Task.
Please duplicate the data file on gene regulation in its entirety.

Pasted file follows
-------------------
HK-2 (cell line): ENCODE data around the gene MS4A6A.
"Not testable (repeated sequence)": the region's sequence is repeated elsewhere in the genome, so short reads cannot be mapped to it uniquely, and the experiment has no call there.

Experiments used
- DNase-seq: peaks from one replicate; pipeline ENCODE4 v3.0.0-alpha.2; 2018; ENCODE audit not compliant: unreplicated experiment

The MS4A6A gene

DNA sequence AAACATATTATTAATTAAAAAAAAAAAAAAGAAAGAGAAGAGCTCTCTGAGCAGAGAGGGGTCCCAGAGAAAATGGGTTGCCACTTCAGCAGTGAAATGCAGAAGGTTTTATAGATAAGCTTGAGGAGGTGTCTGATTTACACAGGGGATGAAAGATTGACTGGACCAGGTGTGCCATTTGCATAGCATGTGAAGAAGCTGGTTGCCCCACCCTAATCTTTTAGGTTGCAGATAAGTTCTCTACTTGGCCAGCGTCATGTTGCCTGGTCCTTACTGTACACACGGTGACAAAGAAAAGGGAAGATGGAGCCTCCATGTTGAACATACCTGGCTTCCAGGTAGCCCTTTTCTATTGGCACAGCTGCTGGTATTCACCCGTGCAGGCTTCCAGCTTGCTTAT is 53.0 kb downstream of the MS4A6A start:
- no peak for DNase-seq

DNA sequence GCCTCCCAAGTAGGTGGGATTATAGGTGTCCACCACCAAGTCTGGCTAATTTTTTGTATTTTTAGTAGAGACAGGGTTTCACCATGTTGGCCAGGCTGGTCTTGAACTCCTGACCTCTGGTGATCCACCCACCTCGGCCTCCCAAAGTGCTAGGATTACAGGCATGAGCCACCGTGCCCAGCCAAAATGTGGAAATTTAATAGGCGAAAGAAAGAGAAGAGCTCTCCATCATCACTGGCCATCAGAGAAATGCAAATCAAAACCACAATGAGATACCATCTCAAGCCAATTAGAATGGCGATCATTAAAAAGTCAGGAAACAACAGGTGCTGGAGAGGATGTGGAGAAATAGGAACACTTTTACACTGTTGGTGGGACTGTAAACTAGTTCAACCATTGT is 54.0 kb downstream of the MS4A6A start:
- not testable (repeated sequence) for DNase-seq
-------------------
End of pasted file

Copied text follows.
HK-2 (cell line): ENCODE data around the gene MS4A6A.
"Not testable (repeated sequence)": the region's sequence is repeated elsewhere in the genome, so short reads cannot be mapped to it uniquely, and the experiment has no call there.

Experiments used
- DNase-seq: peaks from one replicate; pipeline ENCODE4 v3.0.0-alpha.2; 2018; ENCODE audit not compliant: unreplicated experiment

The MS4A6A gene

DNA sequence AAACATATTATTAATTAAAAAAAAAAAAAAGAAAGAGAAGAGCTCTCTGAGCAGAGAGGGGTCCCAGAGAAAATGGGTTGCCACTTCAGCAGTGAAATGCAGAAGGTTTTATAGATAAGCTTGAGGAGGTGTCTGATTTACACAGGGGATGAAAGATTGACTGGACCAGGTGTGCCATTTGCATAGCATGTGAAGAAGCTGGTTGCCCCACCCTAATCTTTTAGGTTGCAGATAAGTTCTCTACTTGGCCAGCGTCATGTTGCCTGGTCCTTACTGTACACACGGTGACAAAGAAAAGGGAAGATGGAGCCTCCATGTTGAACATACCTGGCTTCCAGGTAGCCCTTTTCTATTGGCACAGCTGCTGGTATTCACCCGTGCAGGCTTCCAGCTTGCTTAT is 53.0 kb downstream of the MS4A6A start:
- no peak for DNase-seq

DNA sequence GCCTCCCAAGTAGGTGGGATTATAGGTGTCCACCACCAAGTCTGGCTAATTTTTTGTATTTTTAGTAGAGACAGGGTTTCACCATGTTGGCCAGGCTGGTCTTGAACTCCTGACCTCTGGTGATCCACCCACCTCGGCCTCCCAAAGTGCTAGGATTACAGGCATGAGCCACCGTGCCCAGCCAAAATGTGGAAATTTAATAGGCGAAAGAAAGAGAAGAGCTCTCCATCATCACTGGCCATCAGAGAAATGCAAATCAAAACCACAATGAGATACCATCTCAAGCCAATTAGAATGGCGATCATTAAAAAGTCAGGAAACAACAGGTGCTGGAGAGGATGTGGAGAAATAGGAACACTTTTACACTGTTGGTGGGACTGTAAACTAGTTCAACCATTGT is 54.0 kb downstream of the MS4A6A start:
- not testable (repeated sequence) for DNase-seq